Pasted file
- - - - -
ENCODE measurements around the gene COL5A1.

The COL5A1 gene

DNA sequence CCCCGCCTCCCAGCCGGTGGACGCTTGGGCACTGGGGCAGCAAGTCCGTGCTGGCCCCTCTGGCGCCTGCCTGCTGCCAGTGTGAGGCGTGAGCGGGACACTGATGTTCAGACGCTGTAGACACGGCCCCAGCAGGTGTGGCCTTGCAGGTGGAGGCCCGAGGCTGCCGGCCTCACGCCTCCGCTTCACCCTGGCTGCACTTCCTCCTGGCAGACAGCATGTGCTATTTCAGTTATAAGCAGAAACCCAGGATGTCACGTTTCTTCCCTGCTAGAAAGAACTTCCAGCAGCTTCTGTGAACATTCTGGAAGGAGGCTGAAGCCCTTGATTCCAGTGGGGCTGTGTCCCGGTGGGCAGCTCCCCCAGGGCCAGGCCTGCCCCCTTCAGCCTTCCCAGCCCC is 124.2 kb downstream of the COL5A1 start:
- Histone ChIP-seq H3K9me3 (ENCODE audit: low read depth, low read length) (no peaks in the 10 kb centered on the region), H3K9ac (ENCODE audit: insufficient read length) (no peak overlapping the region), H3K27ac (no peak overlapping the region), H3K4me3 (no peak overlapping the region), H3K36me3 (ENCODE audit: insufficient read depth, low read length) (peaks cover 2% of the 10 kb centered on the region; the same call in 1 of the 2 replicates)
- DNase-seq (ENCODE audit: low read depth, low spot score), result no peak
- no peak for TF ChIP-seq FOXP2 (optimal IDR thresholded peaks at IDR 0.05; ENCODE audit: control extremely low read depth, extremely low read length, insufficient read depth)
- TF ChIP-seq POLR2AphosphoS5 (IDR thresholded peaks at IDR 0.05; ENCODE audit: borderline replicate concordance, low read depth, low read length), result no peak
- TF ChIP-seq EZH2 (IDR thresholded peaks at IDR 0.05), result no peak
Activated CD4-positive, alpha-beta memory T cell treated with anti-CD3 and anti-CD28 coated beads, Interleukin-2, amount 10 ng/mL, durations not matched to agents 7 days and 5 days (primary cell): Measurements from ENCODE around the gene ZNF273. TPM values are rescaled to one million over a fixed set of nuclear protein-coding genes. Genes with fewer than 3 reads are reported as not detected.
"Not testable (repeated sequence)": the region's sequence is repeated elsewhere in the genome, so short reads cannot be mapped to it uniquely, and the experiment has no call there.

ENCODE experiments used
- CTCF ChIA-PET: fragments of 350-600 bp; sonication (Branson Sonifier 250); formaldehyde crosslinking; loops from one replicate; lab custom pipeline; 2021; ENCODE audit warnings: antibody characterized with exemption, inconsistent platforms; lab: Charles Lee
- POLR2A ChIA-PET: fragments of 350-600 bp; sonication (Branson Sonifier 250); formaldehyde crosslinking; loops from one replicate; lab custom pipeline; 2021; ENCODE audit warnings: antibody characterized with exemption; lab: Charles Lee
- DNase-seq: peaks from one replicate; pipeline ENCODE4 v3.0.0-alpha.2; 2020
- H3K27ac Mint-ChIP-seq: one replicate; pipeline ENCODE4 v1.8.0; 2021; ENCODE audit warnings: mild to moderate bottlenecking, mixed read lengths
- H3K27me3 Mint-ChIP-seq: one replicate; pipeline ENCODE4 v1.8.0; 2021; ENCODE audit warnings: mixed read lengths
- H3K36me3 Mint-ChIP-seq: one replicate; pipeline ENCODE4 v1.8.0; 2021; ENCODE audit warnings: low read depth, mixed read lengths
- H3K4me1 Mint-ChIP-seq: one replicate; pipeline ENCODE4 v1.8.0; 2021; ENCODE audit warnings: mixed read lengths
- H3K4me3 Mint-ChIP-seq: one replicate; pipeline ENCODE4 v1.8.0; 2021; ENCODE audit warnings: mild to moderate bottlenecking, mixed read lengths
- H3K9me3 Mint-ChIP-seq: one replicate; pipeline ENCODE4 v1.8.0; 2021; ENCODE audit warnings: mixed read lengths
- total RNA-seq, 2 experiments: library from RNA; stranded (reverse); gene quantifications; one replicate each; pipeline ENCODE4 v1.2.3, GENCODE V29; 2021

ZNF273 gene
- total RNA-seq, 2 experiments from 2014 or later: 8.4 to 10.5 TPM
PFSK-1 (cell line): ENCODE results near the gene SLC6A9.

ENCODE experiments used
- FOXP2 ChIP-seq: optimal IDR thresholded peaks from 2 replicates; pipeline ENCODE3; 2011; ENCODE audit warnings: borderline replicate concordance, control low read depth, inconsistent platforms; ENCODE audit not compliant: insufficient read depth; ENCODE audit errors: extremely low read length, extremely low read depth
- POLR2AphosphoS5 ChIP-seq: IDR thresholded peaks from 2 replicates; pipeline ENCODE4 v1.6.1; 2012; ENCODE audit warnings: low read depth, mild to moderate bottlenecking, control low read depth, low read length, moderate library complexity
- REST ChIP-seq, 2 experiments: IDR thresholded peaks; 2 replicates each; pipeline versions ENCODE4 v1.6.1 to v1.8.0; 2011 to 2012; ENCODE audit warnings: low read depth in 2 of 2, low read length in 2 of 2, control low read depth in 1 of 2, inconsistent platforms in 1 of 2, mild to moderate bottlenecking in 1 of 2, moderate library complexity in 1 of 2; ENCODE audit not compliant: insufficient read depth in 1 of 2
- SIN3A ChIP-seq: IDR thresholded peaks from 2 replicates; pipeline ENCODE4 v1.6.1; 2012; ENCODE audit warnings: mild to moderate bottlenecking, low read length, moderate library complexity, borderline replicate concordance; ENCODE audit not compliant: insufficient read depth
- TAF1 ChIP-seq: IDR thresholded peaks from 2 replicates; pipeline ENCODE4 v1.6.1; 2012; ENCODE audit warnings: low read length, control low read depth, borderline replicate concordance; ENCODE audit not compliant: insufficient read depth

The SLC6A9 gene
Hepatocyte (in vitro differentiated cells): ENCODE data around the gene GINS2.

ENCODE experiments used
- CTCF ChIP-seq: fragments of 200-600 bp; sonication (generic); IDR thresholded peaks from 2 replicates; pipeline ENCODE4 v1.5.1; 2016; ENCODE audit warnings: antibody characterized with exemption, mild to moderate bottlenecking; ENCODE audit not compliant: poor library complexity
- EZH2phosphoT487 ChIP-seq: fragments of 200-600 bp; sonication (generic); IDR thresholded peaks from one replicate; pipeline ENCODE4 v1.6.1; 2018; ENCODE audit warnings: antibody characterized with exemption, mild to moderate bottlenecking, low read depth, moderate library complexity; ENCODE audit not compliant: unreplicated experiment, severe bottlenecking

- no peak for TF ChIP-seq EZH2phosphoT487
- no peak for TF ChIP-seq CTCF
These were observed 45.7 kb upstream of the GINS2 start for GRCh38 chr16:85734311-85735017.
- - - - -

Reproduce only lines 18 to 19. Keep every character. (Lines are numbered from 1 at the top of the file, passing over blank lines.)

- H3K4me1 Mint-ChIP-seq: one replicate; pipeline ENCODE4 v1.8.0; 2021; ENCODE audit warnings: mixed read lengths
- H3K4me3 Mint-ChIP-seq: one replicate; pipeline ENCODE4 v1.8.0; 2021; ENCODE audit warnings: mild to moderate bottlenecking, mixed read lengths